He also published a memoir about his tumultuous medical education, entitled Call Me Doctor. The Chapters-Indigo website sells that book, with a comment that Neilson "continues to be filled with a sense of wonder about how he made it this far as a doctor."

A prominent Canadian poet, Carmine Starnino, said this: "Doctors share one important thing with poets: an obsession with death. Shane Neilson has turned that obsession — and the special deathwatching vantage of his medical trade — into a collection of poems as beguiling and as brave as any I have recently read. In a clinical universe where suffering is distanced by language, Complete Physical becomes a kind of extraordinary talking cure. The human predicament has rarely found itself in such good hands."

July 14, 2010

CBC proud to release report by ERIN Research

As published in The Erin Advocate

The first phase of an innovative study by an Erin firm, measuring the "balance" of news presented on television, radio and the internet, has been released by the Canadian Broadcasting Corporation.

The News Balance Interim Report, by ERIN Research, is based on a 10-week sample of news recorded from October 26, 2009, to January 17, 2010. The full study, to be released in the fall, will span the 25-week period ending May 2, 2010, covering about 440 hours of broadcast news and 2,400 internet news stories.

"The study will be the most detailed and comprehensive of its kind in Canada and likely among any in the world. It's already creating something of a buzz in the academic and research communities," said Jennifer McGuire, general manager and editor-in-chief of CBC News. "Overseen by an independent panel of media experts, the final study will include both detailed content analysis and audience perception research."

ERIN Research has a long history with the CBC – the broadcaster was their first client back in 1981. That work has included six major studies of fairness in coverage of federal elections, plus the Quebec Referendum in 1995.

The company was founded by Dr. George Spears, PhD, trained in cognitive psychology, and Kasia Seydegart, with a Masters in Social Work. The couple moved to Erin, then decided it was better to start their own company than to commute long distances to work. The core team now includes Director Pat Zulinov and Business Manager Brenda Nicholson. There is also a variable workforce of contract researchers hired for various projects. You can learn more about the company and its ventures at www.erinresearch.com.

In addition to research for various media groups, ERIN Research also works for large organizations including TD Canada Trust, Peel Region, the Upper Grand District School Board and the Ontario government, measuring the level of satisfaction or effectiveness perceived by end users of specific services.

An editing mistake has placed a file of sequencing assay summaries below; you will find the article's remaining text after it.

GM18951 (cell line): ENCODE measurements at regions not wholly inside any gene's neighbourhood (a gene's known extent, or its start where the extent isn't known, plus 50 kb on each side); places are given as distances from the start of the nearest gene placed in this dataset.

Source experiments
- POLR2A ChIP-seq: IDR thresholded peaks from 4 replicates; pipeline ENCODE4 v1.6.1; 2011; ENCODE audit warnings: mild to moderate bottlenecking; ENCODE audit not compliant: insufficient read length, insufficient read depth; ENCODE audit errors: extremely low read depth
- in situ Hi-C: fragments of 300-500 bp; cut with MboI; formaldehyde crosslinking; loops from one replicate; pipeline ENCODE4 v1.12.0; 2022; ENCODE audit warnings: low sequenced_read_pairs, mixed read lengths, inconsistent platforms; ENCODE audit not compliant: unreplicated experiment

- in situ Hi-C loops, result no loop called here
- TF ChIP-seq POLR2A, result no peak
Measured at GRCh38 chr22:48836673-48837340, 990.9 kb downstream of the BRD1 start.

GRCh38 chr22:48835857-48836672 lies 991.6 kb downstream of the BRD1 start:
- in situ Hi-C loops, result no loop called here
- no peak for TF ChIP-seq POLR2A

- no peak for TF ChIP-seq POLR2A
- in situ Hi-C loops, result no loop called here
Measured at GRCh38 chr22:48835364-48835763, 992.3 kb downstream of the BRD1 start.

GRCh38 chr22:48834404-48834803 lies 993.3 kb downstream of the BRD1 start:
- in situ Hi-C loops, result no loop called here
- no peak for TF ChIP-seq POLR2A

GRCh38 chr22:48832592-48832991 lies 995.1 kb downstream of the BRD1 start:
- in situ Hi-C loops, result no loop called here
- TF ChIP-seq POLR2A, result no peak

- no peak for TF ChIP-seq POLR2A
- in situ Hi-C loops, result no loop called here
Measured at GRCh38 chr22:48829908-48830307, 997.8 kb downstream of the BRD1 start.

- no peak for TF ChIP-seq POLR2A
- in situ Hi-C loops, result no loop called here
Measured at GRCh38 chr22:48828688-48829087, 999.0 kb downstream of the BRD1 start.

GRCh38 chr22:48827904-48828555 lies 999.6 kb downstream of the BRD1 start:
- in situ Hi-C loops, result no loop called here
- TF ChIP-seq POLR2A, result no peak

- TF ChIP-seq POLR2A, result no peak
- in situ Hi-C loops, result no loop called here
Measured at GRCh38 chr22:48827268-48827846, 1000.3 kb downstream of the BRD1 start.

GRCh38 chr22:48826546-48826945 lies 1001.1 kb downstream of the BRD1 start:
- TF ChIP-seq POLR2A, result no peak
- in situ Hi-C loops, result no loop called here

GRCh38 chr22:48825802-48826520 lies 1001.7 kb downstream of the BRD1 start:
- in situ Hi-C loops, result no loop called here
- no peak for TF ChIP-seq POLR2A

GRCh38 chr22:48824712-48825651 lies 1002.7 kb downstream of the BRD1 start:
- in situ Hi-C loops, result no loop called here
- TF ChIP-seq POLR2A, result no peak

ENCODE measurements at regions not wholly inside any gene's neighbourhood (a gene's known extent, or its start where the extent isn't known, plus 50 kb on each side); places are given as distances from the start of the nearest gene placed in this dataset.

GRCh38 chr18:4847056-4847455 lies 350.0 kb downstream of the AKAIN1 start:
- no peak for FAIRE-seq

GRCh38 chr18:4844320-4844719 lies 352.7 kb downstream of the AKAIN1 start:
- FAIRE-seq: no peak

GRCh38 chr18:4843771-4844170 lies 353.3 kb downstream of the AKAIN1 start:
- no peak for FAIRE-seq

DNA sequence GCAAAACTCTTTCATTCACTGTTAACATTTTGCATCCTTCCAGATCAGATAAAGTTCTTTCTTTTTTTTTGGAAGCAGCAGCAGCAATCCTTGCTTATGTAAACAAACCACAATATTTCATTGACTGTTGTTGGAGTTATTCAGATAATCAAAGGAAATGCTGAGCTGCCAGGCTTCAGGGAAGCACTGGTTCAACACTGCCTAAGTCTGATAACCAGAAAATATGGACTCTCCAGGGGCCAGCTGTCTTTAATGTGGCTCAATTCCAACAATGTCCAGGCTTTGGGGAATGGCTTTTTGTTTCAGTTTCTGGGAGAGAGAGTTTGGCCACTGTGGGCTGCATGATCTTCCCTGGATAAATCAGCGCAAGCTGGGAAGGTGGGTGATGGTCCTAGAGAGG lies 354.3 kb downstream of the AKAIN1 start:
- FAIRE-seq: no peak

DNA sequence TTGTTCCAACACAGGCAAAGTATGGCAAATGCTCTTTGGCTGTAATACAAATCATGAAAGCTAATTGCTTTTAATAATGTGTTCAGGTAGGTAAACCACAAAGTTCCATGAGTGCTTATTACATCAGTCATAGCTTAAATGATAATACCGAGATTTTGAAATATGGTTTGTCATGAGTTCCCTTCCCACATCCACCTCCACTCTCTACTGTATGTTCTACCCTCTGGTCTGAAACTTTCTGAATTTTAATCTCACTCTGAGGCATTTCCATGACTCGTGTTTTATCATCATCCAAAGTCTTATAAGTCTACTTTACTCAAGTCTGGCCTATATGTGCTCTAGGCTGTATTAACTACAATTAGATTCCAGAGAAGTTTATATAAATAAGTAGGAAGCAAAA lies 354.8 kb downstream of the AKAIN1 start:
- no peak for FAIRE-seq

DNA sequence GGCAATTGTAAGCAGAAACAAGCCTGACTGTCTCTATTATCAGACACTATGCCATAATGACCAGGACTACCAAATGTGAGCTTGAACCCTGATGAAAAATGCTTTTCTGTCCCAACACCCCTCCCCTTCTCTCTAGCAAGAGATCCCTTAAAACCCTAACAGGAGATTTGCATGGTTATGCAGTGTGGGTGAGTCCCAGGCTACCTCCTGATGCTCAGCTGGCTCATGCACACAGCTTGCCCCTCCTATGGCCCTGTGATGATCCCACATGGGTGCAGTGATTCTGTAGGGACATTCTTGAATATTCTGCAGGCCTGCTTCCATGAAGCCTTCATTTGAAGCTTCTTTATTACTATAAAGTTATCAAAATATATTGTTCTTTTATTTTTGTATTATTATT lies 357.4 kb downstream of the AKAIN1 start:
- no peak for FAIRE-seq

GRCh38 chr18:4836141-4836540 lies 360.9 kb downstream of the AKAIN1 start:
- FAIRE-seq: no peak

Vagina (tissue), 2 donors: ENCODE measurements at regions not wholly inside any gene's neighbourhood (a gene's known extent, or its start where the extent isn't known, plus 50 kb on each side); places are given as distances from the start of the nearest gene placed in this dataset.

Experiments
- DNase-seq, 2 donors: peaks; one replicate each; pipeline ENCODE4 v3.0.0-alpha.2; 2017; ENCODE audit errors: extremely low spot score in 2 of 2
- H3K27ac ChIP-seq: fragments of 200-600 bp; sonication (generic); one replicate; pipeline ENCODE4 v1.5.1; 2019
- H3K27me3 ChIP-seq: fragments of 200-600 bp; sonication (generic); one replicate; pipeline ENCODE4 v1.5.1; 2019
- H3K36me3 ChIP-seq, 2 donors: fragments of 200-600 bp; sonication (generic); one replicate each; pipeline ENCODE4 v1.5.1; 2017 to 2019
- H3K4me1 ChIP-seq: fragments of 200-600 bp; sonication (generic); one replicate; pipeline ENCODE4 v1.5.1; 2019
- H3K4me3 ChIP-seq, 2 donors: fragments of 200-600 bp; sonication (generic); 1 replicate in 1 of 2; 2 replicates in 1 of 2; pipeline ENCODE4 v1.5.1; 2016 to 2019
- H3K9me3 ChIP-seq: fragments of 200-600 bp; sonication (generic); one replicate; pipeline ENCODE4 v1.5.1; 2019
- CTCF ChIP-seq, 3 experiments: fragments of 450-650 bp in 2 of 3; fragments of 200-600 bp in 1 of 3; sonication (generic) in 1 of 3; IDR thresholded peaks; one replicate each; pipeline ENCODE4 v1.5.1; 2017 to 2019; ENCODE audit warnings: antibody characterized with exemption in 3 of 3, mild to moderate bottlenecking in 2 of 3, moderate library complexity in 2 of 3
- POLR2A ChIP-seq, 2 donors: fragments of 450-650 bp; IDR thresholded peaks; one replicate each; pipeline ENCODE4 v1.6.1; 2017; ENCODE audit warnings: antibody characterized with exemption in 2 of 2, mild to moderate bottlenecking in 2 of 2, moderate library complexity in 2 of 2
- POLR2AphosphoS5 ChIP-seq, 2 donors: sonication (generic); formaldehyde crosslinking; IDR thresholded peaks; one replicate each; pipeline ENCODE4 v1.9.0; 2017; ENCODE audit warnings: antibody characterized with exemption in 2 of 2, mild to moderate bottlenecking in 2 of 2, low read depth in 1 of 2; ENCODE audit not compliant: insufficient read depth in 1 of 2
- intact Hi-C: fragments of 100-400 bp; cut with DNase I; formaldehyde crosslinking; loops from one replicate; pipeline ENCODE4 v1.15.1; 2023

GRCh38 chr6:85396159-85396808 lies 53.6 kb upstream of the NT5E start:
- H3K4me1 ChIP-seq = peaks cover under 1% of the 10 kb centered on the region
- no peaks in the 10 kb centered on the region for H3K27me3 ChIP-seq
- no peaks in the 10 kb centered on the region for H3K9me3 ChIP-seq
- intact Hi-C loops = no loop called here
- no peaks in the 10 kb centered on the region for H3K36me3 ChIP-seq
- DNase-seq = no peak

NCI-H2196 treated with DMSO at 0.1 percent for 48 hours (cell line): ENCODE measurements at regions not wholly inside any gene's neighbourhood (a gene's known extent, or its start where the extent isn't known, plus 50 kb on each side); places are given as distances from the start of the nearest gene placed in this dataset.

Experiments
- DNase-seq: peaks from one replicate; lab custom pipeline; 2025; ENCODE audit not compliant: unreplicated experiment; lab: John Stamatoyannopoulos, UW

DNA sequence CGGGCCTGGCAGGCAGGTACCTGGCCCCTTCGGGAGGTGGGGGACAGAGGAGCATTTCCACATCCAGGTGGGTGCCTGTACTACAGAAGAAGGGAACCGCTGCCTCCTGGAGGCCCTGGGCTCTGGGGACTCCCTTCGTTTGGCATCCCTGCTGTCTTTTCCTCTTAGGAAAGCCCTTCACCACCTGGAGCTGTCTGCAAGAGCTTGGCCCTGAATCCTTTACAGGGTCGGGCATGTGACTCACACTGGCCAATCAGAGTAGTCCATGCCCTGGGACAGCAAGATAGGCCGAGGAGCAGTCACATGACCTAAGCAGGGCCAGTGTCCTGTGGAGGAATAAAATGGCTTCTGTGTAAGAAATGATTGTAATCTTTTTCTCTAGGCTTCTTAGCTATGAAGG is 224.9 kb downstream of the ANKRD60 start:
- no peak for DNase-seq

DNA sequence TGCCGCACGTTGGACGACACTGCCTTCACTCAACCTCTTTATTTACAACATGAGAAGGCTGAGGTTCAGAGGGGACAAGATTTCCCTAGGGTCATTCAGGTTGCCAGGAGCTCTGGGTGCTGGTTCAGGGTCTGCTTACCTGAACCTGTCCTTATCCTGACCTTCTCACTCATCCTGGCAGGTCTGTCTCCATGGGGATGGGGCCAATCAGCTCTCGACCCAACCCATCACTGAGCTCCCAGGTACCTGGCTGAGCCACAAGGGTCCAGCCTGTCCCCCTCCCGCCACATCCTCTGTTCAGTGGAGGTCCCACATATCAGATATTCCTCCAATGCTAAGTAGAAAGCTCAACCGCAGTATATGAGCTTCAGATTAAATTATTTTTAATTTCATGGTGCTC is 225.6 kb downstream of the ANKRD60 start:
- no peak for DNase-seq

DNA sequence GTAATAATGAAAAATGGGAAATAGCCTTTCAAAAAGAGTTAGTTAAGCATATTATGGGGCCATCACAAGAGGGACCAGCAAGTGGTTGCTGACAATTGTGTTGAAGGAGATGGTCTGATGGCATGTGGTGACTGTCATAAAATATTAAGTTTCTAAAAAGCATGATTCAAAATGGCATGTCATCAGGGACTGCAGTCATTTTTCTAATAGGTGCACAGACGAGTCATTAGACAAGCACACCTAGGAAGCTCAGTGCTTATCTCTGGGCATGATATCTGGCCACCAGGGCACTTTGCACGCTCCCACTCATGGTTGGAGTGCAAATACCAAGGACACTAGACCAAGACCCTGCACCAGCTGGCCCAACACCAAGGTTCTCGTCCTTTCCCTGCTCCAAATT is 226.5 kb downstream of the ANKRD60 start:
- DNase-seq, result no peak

"Organizations want an empirical basis for making decisions, grounded in fact, in the truth, removing it from the subjective," said Seydegart. "This enables decision makers to have common information."

She says the success of a study depends not just on knowledge of the field, but on the sophistication of the statistical analysis, which can produce more beneficial data for clients. The questions must not only be relevant, but worded to elicit clear answers.

ERIN Research has won several awards for innovation and performance. Dr. Spears is considered an expert in the analysis of news and public affairs broadcasting, and of music use in the media and on the internet.

The firm did four studies in a project called Citizens First, for the Institute for Citizen-Centred Service, analyzing what really drives public satisfaction with government services. The organization says it has established the "gold-standard" for research on public sector service delivery, not only in Canada, but around the world.

"It is a powerful tool for governments to see themselves from the public perspective," said Seydegart.

The high-profile work for the CBC results in some intense scrutiny. Follow the on-line link from the ERIN site to the CBC announcement, and you'll find a forum filled with critics who accuse the CBC of all sorts of biases. Some suggest the ERIN Research study cannot be valid, since they see it as the CBC analyzing itself.